Forge of Empires is a widely advertised free to play strategy game. The game takes players through the centuries as they build a civilization and its army. Players will develop an economy, build new buildings, and go to war during the course of this game. While it has similar mechanics to many other games in the market, it stands out above the rest in terms of design and marketing.
Forge of Empires Review
When you look at a Forge of Empires review, it’s hard not to wonder about where the game stands in terms of free to play mechanics. That’s what it all comes down to, after all – whether this game will give you a decent return on your investment.
Forge of Empires is representative of a new breed of game, the free to play strategy game. In many ways, though, it owes its existence to the coin-operated arcade games of the past. If you want to keep playing, you have to be very good or find a way to keep paying. It’s nothing new, but it’s something that’s only recently come back into the gaming spotlight.
It’s also important to look at Forge of Empires as a marketing machine. This is a game that can grab ad spots on prime time television, something that even most AAA games can’t manage. Even if you don’t love the genre, you have to wonder about what makes it so special.
This review seeks to figure out what’s at the heart of this game – the free to play mechanics or the desire to break into the gaming mainstream. The truth, as you might expect, is probably something that is up to the individual player.
What We Like about Forge of Empires
Admittedly, it is hard to go into a Forge of Empires review without thinking a little bit about the hype. This is a game that gets significant amounts of advertising on television, so you always hope for something special when you log in. While it’s not a blockbuster by any stretch of the imagination, there are some real positives here.
First and foremost, the game looks great. It’s leagues ahead of most of its competitors and you can tell that someone cared a lot about the visual design of the game. Likewise, the sound design is fantastic for what seems to primarily be a phone game. While there are complaints to be had about Forge of Empires, they can’t be leveled at the art or sound.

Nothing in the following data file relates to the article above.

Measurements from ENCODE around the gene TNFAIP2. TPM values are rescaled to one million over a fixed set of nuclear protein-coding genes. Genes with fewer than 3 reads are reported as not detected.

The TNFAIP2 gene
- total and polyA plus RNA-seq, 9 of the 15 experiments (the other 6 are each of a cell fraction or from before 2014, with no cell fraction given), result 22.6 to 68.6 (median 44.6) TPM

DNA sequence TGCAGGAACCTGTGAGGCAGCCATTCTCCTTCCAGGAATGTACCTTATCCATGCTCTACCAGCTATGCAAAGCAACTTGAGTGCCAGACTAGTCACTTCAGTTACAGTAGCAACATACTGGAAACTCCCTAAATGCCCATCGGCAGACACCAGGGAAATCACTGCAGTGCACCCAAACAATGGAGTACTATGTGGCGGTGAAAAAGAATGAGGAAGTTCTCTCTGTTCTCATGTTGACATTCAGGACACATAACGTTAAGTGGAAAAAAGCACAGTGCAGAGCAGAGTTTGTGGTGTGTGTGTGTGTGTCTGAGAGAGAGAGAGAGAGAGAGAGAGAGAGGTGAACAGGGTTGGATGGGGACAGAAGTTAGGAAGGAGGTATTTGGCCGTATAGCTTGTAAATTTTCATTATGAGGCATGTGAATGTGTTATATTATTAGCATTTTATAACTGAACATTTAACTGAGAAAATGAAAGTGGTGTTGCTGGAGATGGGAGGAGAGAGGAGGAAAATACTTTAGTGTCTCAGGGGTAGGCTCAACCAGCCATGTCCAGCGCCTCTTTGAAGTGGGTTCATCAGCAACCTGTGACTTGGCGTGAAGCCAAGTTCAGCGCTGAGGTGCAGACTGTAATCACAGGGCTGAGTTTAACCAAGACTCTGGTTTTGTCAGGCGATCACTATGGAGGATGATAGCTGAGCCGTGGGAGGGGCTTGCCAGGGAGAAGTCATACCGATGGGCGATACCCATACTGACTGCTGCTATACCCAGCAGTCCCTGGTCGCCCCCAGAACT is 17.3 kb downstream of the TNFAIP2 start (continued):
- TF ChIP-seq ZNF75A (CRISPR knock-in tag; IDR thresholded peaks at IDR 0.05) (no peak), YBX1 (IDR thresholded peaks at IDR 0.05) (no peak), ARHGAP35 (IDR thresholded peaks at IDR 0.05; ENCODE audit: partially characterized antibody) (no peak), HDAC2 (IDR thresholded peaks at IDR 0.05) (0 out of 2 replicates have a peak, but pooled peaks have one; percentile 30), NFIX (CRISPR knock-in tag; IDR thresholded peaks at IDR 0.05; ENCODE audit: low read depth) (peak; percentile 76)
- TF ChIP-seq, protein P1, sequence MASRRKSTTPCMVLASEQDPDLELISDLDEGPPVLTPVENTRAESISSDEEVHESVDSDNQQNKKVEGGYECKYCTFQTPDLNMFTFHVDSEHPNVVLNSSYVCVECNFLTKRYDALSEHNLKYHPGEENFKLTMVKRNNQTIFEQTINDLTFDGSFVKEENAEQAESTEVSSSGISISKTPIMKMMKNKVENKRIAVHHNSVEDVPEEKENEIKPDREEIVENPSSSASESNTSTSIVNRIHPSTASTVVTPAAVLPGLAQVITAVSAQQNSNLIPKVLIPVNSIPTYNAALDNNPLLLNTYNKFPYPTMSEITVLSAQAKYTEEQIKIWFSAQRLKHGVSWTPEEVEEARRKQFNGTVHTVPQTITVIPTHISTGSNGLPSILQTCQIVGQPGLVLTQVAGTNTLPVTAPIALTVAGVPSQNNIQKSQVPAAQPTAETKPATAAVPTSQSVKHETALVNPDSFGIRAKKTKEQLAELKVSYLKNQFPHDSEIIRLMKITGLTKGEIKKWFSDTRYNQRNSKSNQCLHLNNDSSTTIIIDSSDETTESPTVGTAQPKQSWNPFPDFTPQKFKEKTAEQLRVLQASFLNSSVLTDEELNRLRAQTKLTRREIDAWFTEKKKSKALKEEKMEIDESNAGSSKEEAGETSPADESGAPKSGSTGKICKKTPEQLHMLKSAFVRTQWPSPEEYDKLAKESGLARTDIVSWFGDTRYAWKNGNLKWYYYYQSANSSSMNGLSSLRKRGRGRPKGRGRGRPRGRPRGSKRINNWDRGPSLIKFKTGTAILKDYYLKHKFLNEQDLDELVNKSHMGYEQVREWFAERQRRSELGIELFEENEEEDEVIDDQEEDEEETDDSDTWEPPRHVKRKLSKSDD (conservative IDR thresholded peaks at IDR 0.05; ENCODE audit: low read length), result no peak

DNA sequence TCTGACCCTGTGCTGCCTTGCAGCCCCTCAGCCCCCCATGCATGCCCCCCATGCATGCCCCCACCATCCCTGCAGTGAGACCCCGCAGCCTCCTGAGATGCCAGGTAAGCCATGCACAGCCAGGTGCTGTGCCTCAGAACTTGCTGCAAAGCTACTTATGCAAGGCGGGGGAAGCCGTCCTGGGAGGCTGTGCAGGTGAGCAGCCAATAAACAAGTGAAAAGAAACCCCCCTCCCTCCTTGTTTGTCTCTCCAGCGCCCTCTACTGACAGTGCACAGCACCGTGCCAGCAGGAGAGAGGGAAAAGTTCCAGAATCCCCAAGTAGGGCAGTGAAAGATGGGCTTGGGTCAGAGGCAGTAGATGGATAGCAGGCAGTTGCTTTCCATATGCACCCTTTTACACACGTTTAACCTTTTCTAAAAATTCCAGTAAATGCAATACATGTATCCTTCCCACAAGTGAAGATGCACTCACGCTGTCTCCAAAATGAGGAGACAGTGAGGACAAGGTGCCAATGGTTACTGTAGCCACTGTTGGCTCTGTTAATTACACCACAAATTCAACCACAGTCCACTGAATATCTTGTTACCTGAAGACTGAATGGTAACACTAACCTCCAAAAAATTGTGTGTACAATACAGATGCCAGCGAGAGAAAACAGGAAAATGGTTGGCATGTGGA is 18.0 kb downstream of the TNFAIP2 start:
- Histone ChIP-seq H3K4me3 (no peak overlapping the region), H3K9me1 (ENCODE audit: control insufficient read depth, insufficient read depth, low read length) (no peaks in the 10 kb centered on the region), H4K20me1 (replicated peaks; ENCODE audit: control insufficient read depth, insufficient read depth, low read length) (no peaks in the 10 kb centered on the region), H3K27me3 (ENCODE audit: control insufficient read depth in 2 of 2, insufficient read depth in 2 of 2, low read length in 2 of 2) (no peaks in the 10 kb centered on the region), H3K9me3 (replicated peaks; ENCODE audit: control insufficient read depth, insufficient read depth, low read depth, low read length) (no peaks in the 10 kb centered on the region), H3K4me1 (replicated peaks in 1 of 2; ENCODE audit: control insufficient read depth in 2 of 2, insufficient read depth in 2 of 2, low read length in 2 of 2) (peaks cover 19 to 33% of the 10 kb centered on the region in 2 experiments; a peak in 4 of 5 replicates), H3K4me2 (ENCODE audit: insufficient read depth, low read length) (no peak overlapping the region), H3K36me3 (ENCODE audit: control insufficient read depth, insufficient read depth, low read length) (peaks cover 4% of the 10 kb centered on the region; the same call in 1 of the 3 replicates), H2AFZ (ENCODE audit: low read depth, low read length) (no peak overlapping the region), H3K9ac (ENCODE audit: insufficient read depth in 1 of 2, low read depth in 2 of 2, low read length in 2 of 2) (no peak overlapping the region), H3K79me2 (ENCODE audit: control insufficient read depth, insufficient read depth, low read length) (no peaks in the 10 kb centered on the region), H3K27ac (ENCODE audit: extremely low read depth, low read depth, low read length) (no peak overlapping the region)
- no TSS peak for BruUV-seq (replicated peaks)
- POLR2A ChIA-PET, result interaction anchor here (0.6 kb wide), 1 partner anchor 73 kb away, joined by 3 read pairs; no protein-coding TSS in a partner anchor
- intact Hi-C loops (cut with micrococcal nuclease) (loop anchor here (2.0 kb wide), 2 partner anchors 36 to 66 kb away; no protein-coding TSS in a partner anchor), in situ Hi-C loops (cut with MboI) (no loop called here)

In terms of play, things are fairly simple to pick up. There’s not a huge learning curve here, which is nice for new players. By the time you get done with the tutorial, you’ll know everything you need to know to succeed. The game doesn’t throw any huge curveballs at your later and you’ll never feel like the game is tricking you.
Finally, the game is suitably deep for what it is. You won’t be getting Civilization levels of depth here, but you will find enough to let you have a good time. Whether you can afford to have a great time is another question.
What We Don’t Like about Forge of Empires
It can be very difficult to go into a Forge of Empires review with a sense of neutrality. Free to play games evoke strong responses among many, and it’s hard not to fall on one side or another. Despite an attempt to give the game a fair shot, it was still impossible to walk away without feeling like this game is going after your wallet.
Forge of Empires wants your money and it’s not terribly shy about it. It goes for that biggest free to play mechanic – the time gate. Everything’s gated behind time and impatient players are urged to use currency to speed things up. The game even tries to hook you by giving you a decent supply early on so you can get used to the process. Once you run out, you can helpfully top yourself back off with real money.
This would be forgivable if the game was perfect, but it’s not. The game play loop is repetitive and designed to put you into situations in which you need to spend real-world currency. Every bit of this game is designed to drain bank accounts. You can have fun for a bit if you want to play for free, but this game is absolutely targeted at F2P whales.
Forge of Empires System Requirements
Our Forge of Empires review was conducted across two platforms – PC and smartphone. It’s not a particularly hefty game if you play it on the computer, as it’s a browser-based game. This means that you’ll be able to run it without worrying about a great video card or even a particularly good processor. Minimum requirements call for a 2.3GHz processor and about 1GB of RAM – you can run this game on almost anything that’s been released in the last decade.
On the smartphone front, the game runs better on newer-generation phones. This Forge of Empires review was played mostly on an iPhone 6S and it ran like a dream. If you’ve got a reasonably modern smart phone, you won’t have much of a problem with the game. If you don’t have a great phone, you’ll still be able to run the game – it will just run much more slowly.
It would be nice if it were possible to judge Forge of Empires on merits other than its free to play mechanics. There might be a great game underneath everything, but most players will never find out. Are there ways to play without going broke? Of course, but they take time – time that might be better spent with other, more fully-featured games. There are, however, some who can look past all of that to find a bit of fun in this game.
Which side of the argument are you on? Let us know what you think by leaving a comment below.